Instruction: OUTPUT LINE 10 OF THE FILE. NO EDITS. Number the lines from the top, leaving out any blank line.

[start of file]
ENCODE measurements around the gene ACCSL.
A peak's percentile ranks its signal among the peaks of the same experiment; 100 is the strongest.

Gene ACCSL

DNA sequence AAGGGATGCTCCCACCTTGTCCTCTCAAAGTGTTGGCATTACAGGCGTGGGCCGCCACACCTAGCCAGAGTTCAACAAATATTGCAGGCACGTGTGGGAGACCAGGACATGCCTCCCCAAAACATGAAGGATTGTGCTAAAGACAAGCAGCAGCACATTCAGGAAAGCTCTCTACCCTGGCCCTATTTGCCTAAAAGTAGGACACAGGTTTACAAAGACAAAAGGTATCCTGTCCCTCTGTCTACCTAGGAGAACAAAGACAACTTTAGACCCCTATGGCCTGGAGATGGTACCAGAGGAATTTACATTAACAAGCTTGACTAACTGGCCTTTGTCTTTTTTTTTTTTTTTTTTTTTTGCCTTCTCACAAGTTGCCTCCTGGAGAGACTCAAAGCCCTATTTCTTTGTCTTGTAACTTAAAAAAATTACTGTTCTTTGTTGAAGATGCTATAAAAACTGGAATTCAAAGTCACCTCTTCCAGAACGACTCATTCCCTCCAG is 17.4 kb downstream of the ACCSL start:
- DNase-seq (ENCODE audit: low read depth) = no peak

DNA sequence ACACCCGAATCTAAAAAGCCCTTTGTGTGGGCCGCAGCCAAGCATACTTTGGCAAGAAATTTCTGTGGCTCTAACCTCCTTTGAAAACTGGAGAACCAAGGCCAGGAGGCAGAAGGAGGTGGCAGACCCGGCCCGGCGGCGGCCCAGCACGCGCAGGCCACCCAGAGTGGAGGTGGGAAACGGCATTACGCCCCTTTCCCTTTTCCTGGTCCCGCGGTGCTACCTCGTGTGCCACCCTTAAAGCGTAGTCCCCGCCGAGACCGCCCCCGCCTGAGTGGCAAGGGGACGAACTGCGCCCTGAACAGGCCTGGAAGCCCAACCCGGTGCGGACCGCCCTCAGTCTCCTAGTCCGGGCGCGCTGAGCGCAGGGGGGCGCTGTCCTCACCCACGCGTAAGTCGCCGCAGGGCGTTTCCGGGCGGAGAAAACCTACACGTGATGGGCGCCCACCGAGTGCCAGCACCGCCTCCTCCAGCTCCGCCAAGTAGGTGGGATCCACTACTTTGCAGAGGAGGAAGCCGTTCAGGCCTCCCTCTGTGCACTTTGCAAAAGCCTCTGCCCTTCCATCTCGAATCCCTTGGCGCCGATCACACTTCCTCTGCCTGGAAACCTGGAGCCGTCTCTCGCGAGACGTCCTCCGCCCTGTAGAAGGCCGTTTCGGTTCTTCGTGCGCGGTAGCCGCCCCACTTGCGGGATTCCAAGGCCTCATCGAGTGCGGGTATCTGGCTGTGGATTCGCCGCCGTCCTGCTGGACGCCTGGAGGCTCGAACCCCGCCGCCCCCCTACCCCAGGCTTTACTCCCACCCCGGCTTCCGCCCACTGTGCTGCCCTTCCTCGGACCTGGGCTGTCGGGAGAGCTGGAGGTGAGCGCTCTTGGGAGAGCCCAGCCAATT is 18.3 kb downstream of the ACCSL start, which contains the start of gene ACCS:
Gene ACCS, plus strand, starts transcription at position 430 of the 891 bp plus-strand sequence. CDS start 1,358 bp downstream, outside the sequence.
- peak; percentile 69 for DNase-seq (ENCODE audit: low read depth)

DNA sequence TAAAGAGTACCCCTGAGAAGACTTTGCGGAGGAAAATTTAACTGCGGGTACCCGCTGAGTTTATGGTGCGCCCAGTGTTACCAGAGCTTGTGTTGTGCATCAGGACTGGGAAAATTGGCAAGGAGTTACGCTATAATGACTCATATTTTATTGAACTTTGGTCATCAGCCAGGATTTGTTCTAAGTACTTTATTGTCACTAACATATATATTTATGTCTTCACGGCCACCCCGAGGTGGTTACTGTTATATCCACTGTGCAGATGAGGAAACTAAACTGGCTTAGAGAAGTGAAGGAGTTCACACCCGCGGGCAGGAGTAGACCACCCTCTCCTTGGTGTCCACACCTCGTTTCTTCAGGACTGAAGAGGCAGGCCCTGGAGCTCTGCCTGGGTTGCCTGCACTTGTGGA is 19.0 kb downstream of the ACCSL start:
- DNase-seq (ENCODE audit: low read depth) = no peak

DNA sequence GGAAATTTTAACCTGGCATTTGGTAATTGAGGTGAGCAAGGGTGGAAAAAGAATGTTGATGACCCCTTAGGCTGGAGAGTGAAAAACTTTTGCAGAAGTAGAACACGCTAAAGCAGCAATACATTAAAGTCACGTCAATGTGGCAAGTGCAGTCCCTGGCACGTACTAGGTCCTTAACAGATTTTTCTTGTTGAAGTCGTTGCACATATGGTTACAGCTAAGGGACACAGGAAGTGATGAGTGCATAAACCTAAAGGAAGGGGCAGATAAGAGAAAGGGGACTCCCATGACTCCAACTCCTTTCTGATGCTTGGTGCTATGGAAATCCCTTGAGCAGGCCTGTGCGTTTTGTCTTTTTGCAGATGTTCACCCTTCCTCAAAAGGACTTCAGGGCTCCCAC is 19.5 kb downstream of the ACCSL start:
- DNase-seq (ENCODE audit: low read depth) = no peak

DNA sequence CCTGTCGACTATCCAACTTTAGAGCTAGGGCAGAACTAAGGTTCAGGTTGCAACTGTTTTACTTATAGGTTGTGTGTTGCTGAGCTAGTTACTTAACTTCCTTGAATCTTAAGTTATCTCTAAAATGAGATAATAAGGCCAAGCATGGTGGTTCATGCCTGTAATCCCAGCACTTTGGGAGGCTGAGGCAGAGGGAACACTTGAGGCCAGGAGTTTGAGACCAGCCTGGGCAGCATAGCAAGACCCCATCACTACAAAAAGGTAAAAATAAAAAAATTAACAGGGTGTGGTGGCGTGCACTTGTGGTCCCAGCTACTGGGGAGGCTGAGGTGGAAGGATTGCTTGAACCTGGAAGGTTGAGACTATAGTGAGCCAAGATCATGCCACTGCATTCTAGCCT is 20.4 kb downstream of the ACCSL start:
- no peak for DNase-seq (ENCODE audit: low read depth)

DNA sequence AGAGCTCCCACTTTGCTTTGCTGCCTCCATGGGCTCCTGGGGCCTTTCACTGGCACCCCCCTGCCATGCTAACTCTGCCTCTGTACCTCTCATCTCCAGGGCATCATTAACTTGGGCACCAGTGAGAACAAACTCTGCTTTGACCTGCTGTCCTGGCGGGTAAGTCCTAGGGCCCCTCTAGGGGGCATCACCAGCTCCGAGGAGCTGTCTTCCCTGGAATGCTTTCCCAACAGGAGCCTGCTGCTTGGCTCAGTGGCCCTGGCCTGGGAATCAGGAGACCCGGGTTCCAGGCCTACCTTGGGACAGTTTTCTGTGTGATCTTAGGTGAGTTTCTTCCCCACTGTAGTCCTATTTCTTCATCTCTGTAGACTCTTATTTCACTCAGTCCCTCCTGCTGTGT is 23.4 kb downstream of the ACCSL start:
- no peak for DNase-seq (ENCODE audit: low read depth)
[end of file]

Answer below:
- DNase-seq (ENCODE audit: low read depth) = no peak